And for Larne’s Jenny Hope, the work she put it in studying with The Open University (OU) to earn the right to wear a lab coat and secure a BSc set her on the path to help fight Covid.
While working her way up from a placement student at Randox in Crumlin, to Lead Technical Scientist, Jenny regularly developed tests to help people by identifying everything from female bladder cancer to thyroid issues, but when Covid presented as a global pandemic, she had to call on everything she’d learnt while studying with the OU and working at Randox to help save more lives.
Jenny and a colleague worked day and night to develop an extraction reagent to help deliver a government contract for PCR tests.
“Covid PCR tests were in big demand from 2020 and there was a lack of extraction reagents, so we developed our own,” explained Jenny.
“It was a huge challenge and I had to learn a lot more about molecular biology, and learn quickly, but my OU degree combined with my Randox experience gave me a great foundation to be agile in my approach and find a solution.
“It took 18 months, which is fast to go from feasibility to market. There were lots of regulations and testing to complete, but I’d learnt to be determined while studying for my OU degree and still working. There was a lot to juggle, and I had to focus to succeed, “Jenny added.
It’s not something she could have ever imagined as a six-year-old ‘mixing potions’ in the garden, as an 18-year-old studying economics at Heriot Watt University or as a Detainee Custody Officer (DCO) at the Immigration Service, but her passion for research finally shone through and she fulfilled her dream of helping people through science after completing her OU degree in Health Sciences.
“My mum, Lorraine is my cheerleader and always checks I’m doing things for the right reasons for me. I wasn’t comfortable studying in Scotland so I came back home and worked as a DCO for several years which was a good job, but I still had this desire to explore a career in science and that’s why I opted for the OU as I could study and it was cost effective – I could still earn enough money not to be living on noodles,”.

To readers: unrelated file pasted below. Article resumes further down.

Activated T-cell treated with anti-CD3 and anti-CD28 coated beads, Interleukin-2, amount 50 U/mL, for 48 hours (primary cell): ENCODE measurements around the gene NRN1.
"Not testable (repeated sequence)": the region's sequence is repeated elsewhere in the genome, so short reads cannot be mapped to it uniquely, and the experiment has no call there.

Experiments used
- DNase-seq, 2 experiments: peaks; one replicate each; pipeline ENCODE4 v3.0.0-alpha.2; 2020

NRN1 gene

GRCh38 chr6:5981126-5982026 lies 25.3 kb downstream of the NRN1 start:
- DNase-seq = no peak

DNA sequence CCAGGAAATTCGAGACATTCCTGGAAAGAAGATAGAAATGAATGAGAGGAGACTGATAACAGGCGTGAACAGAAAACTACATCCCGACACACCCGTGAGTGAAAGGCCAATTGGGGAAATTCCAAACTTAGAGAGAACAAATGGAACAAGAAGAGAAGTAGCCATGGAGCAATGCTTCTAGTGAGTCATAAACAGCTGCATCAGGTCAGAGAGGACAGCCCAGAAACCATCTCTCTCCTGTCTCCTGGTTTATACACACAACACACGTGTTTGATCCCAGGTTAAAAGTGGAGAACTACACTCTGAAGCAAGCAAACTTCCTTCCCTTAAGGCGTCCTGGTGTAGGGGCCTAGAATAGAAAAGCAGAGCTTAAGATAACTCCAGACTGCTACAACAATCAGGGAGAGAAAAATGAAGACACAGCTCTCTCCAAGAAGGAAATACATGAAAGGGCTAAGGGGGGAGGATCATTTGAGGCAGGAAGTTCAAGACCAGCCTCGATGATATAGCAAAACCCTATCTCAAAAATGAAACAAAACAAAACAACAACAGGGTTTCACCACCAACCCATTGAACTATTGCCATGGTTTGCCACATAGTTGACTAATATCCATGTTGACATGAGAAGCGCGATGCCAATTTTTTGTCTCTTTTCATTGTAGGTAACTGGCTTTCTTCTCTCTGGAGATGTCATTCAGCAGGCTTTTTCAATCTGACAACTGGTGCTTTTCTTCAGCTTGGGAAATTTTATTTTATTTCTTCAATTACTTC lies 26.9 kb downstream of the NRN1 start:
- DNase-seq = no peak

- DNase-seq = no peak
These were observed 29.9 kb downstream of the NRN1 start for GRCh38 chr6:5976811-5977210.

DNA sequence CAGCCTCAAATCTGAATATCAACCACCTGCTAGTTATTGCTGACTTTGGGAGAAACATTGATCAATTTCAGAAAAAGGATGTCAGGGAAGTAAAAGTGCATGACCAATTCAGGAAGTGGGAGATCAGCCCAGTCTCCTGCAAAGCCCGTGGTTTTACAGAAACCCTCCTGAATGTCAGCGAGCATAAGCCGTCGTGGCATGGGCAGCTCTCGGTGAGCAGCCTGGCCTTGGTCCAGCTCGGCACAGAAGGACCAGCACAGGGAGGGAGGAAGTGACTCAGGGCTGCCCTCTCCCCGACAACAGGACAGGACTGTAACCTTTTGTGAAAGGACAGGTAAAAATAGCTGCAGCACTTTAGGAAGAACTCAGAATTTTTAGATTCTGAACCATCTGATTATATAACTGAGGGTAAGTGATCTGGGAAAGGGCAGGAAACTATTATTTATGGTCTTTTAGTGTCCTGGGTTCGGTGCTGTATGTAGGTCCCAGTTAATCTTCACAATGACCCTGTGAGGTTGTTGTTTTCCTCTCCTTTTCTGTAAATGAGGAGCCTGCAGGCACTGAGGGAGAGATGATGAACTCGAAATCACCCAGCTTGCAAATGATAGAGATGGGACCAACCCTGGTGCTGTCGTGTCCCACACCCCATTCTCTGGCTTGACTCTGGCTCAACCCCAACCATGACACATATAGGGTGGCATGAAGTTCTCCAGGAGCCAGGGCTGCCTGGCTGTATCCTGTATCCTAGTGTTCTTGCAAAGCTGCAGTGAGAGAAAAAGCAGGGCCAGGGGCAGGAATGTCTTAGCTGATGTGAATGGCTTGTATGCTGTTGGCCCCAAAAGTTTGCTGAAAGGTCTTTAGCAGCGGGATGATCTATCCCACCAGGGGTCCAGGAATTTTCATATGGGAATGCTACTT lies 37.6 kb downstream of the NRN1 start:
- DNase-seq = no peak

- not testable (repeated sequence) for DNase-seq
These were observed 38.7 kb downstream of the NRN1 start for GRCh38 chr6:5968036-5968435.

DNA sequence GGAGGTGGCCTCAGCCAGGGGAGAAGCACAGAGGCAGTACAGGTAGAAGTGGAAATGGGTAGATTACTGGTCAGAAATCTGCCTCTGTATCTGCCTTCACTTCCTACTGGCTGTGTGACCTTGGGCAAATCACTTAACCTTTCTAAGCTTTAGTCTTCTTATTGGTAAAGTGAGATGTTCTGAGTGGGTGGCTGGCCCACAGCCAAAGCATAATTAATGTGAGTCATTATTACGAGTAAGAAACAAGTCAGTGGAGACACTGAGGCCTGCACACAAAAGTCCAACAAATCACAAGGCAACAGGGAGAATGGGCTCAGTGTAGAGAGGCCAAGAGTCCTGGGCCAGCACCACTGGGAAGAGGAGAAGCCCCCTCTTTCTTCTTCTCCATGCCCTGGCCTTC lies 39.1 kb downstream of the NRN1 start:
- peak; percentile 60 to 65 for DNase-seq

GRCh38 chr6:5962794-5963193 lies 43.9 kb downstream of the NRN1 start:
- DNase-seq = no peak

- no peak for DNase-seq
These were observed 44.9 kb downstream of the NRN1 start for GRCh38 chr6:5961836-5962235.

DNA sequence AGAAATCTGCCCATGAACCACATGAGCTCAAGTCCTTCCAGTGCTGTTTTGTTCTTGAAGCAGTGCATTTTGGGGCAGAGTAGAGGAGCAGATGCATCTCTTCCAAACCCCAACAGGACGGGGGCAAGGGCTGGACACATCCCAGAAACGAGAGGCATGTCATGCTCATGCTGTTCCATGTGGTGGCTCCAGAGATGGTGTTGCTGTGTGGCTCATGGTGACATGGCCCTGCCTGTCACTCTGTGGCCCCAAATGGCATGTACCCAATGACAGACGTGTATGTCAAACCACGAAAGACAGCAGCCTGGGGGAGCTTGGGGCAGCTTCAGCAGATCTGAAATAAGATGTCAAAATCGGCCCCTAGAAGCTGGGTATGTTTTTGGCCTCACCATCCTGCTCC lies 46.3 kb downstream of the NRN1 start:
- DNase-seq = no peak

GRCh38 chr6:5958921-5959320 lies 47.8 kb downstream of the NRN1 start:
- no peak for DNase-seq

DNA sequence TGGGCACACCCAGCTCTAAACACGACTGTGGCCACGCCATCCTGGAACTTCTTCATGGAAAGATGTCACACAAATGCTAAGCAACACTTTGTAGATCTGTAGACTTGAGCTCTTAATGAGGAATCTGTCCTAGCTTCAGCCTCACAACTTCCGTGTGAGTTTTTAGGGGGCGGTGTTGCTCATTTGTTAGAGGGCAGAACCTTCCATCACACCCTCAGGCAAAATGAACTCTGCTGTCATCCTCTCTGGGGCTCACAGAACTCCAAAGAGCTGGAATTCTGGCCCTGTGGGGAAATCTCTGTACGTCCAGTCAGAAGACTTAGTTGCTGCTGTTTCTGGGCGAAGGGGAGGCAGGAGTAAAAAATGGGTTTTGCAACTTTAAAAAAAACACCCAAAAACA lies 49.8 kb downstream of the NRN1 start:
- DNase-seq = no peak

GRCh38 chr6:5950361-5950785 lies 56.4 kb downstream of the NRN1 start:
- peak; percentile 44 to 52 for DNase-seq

“I love the challenges in my work now – we’re always trying to optimise and make things better which is fantastic, I would encourage everyone to follow their dreams and passions.
“When I take my six-year-old God Daughter, Ella, for trips up to the North Coast, I regularly tell her that she can do whatever she wants. When her brother Owen who’s two is old enough, I’ll tell him that as well, because it’s something I feel really strongly about – no-one should ever put you in a box.
“If you have the passion and you put in the work, you can achieve anything, and that’s so satisfying,”.
Bangor’s Tanya Drageniene, followed a different route – successfully overcoming poverty, language barriers and health issues to land her dream job developing technology to help life sciences like cancer research.
And despite constant pain from back and hip issues, The Open University graduate continues to work, raise her two sons Aidaras and Harold and now study for her Masters with the OU to help further her career.
Tanya is a Process Engineer at Andor in Belfast, with a strong drive, proving nothing can hold her back.
“When I was a little girl in Lithuania, I wanted to be a doctor and I got all the grades to go to University, but I come from a poor family and I didn’t secure a free place, so I went to college to train as a chef instead,” explained Tanya.
“A neighbour suggested I take a year off to work in Lusty beg, which I did. I started out as a dishwasher and then a chef and I just fell in love with Northern Ireland.
“There is so much potential here, I went on to work in an exhaust factory in Enniskillen and that fired my passion for engineering. With the OU I discovered that I would be able to access Student Finance to study for my degree.
“Then when I started working at Andor and saw what they did, I changed my degree from General Engineering to an Open Degree focussing on Physics and Maths.
“Everyone at the OU was so helpful while I completed it and that’s why I’ve gone back there to do my Masters in Systems Thinking Practice even though with my BSc I could apply to any university.
“It’s difficult to study in a different language and when you’re in pain but my partner Darius believes in me and encourages me and when I have to study in bed because it’s the most comfortable place to be, my little six-year-old, Harold, brings his books and studies with me too to keep me company.
“I always want to learn more and every day I get to apply what I’ve learnt with my OU degree, and it’s helped me to get promoted. One of the projects I’m most proud of is helping to develop a confocal microscopy instrument for cancer research.
“It would be easier at times for me to sit back and not try but I want to be a good example to my sons and to other women that if you like and want something, follow your dreams, “added Tanya.